17. The Outcast – In a story probably about 20 years ahead of its time, Riker falls in love with an androgynous alien, who is ultimately brainwashed back to her society’s norms into believing that distinct gender identification (not to mention wanting to roll around in the sack with a very hirsute male male such as Riker) is a twisted aberration. **

18. Cause and Effect – The Enterprise explodes before the theme music comes up, then again before each of the commercial breaks. How can the crew get out of one hell of a time loop? Very cleverly. Stick around to the very end for an excellent cameo appearance. ****

19. The First Duty – All it took to make a good, solid Wesley-based script was to boot him out of the regular cast. In “First Duty,” Wesley is held accountable for a stunt he and some other cadets pulled at Starfleet Academy which left one dead. ****

20. Cost of Living – Now here’s a match made in Sto'Vo'Kor: Lwaxan Troi and Alexander Son of Worf. Such happens when Deanna’s mother makes her annual visit to the Enterprise to marry, what, her ninth potential fourth husband? ***

21. The Perfect Mate – An ambassador traveling to make trade negotiations has his cargo broken into by a pair of Ferengi also temporarily aboard the Enterprise. Among this crew is a pheromone-gushing woman set for arranged marriage (so like a 24th-century mail-order bride, then), who wreaks havoc on every male on the ship before getting off – I mean, disembarking. ***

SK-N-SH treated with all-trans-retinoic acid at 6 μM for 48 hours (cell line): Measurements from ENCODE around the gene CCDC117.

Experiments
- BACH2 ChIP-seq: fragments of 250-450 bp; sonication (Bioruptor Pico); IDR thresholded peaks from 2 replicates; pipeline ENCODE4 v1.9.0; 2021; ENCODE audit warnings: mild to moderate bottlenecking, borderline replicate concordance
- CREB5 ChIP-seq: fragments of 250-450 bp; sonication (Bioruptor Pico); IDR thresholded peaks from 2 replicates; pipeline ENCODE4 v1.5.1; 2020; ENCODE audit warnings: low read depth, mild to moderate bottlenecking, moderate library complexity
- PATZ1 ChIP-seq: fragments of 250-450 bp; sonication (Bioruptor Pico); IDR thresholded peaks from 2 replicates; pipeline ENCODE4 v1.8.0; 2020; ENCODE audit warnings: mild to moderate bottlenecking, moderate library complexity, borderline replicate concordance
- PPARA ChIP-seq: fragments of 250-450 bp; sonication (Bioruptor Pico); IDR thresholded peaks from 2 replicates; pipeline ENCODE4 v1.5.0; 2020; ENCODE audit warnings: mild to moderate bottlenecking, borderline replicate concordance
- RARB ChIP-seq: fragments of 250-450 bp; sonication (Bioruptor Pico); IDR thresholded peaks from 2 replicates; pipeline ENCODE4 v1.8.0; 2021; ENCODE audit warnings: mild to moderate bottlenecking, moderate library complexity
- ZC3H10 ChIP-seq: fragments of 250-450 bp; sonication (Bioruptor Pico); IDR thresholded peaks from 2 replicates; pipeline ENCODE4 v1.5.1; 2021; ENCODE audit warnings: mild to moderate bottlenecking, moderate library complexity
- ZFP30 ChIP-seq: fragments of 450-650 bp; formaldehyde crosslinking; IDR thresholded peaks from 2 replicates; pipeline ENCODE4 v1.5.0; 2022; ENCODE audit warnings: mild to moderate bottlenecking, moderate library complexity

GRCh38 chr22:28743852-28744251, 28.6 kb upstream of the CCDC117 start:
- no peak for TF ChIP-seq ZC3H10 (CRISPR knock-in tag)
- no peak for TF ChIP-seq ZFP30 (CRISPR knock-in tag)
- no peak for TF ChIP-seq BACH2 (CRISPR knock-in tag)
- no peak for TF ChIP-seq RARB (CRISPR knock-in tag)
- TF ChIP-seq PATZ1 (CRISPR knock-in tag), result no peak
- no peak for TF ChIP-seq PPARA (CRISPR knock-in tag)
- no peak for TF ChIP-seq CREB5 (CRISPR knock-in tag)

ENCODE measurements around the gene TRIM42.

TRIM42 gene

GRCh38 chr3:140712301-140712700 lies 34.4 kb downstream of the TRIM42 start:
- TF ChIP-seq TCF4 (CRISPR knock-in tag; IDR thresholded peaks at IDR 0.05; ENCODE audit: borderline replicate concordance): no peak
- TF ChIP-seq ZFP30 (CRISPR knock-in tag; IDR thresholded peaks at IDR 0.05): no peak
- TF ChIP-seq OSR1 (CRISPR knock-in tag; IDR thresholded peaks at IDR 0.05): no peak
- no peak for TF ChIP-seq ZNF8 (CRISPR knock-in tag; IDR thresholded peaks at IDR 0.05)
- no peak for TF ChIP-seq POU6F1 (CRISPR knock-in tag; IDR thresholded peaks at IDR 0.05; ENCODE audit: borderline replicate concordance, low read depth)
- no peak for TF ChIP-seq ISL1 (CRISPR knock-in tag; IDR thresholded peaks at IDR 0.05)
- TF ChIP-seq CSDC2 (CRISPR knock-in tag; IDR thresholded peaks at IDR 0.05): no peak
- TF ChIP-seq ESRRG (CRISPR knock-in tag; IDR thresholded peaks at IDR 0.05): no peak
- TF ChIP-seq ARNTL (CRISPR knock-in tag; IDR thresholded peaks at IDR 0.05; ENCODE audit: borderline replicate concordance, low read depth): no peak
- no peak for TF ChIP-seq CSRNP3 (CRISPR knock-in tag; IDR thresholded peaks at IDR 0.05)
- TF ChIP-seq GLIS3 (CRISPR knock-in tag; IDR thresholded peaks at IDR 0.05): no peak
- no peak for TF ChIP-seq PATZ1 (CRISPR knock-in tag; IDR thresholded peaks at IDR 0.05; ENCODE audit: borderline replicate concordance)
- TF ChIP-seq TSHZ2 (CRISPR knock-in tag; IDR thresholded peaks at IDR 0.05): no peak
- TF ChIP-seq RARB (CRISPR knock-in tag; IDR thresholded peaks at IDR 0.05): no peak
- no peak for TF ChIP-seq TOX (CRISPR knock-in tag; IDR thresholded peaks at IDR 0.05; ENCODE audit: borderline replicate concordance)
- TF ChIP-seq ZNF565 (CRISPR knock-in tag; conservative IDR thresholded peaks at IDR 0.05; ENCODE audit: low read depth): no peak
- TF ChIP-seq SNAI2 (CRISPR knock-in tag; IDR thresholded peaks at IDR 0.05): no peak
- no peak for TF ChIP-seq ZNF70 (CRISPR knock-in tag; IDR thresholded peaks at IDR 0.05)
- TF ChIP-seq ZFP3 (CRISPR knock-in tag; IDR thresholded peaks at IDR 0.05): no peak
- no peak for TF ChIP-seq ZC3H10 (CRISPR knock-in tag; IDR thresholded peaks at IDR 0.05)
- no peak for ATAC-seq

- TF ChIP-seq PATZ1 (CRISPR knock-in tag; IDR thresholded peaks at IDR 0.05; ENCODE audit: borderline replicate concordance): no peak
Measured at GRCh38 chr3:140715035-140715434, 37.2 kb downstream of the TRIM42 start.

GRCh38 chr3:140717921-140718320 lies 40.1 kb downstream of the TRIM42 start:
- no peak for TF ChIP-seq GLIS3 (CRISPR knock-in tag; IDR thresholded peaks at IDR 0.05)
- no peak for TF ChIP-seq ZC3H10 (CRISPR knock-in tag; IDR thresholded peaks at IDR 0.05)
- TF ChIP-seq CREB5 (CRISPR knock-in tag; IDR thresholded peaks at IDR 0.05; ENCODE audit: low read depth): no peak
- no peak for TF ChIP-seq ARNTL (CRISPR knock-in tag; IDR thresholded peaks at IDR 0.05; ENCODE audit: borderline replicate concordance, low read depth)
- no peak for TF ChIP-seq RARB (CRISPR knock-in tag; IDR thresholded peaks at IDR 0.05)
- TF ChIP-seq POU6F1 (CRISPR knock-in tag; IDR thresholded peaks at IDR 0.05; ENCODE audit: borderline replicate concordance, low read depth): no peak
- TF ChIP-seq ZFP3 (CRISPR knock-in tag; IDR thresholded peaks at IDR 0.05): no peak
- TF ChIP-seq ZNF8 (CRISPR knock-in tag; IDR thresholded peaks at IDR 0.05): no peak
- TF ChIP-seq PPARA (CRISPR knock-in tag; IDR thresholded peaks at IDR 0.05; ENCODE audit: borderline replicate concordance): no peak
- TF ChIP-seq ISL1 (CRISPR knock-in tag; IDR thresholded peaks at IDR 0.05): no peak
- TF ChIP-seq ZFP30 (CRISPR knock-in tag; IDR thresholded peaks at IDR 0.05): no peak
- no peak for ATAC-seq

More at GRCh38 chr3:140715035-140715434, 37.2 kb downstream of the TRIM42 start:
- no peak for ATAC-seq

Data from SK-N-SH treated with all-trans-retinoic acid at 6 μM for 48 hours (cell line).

22. Imaginary Friend – The Enterprise plays host to yet another disembodied alien, this one from a nebula (come to think of it, they’re always finding weird stuff in Nebulas; best steer clear next time, Mr. Crusher) who takes on the form of a young girl’s imaginary friend. **

23. I, Borg – A well-acted and decently suspenseful episode is marred by the wussification of the Borg (who wouldn’t truly recover their in badassery until Star Trek: First Contact film) and the fine tradition – carried on by Janeway throughout the last half of the Voyager series – of not utterly destroying the scary cybernetic menace when given a clear chance … ***

24. The Next Phase – LaForge and Ensign Ro’s head trip A bizarre accident seems to make LaForge and Ensign Ro noncorporeal, with Ro ultimately believing they’ve entered the Bajoran afterlife. ***

25. The Inner Light – A high-concept episode that’s an all-time favorite of Wil Wheaton and innumerable Star Trek fans. Picard finds himself living an ordinary life on a long-dead world. A simple, wonderful story that might have been made even better if the cutting back to scenes of the Enterprise crew hovering concernedly over Picard’s body were removed. *****

26. Time’s Arrow, Part I – “Time’s Arrow” certainly isn’t the best ST:TNG season-enders, but it’s gotta be the weirdest. A dandy grabbag of a story includes a temporal paradox involving a decapitated Data (!), Guinan’s first meeting with Picard, ominous aliens who drain humans of lifeforce, and Mark Twain. ***